During locomotion, vision is used to perceive environmental obstacles that could potentially threaten stability; locomotor action is then modified to avoid these obstacles. Various factors such as lighting and texture can make these environmental obstacles appear larger or smaller than their actual size. It is unclear if gait is adapted based on the actual or perceived height of these environmental obstacles. The purposes of this study were to determine if visually guided action is scaled to visual perception, and to determine if task experience influenced how action is scaled to perception.

Methodology/Principal Findings

Participants judged the height of two obstacles before and after stepping over each of them 50 times. An illusion made obstacle one appear larger than obstacle two, even though they were identical in size. The influence of task experience was examined by comparing the perception-action relationship during the first five obstacle crossings (1–5) with the last five obstacle crossings (46–50). In the first set of trials, obstacle one was perceived to be 2.0 cm larger than obstacle two and subjects stepped 2.7 cm higher over obstacle one. After walking over the obstacle 50 times, the toe elevation was not different between obstacles, but obstacle one was still perceived as 2.4 cm larger.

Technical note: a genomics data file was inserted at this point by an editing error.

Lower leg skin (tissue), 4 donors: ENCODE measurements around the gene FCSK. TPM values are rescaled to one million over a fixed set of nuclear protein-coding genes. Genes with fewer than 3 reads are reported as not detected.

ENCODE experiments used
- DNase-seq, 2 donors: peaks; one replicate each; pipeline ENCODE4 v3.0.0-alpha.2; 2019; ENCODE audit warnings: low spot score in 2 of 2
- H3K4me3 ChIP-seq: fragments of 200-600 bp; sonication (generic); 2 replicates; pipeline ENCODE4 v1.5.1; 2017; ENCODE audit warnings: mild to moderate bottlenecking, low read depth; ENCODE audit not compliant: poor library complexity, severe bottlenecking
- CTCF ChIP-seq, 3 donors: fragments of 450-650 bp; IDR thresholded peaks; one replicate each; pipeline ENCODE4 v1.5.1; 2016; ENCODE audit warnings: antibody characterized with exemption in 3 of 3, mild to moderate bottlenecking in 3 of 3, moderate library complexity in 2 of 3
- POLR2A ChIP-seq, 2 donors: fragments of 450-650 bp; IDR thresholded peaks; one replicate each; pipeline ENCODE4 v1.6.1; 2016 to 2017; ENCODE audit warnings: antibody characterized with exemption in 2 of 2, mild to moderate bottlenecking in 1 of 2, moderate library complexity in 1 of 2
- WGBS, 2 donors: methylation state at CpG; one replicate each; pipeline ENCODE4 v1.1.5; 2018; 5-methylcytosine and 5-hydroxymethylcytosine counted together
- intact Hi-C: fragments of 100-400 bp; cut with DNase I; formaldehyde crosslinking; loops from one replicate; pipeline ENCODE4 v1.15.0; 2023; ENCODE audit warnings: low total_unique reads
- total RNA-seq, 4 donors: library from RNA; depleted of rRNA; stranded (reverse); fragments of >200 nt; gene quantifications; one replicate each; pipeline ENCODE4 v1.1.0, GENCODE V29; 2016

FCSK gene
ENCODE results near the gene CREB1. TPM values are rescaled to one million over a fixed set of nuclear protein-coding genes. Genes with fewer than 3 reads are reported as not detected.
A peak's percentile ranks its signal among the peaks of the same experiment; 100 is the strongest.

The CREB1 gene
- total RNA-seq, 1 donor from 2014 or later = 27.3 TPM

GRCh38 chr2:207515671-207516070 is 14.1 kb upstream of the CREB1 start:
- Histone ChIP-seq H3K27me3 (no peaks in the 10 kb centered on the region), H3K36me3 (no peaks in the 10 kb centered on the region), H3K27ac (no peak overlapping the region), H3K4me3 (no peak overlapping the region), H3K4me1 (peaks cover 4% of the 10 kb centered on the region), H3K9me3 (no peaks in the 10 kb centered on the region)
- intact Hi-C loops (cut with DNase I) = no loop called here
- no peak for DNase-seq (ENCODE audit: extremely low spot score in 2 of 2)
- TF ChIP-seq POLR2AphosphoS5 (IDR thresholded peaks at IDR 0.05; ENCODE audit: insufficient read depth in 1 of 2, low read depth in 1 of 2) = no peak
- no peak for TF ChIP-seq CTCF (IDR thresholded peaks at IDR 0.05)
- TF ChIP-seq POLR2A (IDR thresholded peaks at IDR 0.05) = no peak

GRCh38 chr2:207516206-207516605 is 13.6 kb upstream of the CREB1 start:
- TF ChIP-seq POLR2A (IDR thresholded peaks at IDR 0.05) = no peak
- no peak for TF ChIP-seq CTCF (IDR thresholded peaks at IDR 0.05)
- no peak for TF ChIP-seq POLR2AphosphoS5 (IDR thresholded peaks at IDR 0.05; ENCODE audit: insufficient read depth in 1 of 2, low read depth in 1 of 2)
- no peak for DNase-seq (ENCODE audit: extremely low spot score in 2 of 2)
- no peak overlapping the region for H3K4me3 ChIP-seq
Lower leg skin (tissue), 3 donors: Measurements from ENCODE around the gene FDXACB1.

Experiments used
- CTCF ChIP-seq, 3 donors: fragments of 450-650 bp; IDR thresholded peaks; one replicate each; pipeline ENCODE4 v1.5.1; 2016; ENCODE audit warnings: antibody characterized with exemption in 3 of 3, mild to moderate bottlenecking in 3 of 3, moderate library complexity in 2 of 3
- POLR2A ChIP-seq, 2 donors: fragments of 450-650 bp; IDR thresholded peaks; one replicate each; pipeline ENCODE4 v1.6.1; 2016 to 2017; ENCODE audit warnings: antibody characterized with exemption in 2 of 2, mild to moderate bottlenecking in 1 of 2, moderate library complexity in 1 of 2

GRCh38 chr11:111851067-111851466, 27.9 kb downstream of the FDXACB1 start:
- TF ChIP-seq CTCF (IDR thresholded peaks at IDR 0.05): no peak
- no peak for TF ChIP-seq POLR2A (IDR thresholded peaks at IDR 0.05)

There was evidence of locomotor adaptation, but no evidence of perceptual adaptation with experience. These findings add to research that demonstrates that while the motor system can be influenced by perception, it can also operate independent of perception.


This is the publisher pdf of Rhea, C.K., Rietdyk, S., and Haddad, J.M. (2010) Locomotor Adaptation Versus Perceptual Adaptation When Stepping Over an Obstacle with a Height Illusion. PLoS ONE 5(7): e11544 and is available online at: 10.1371/journal.pone.0011544.

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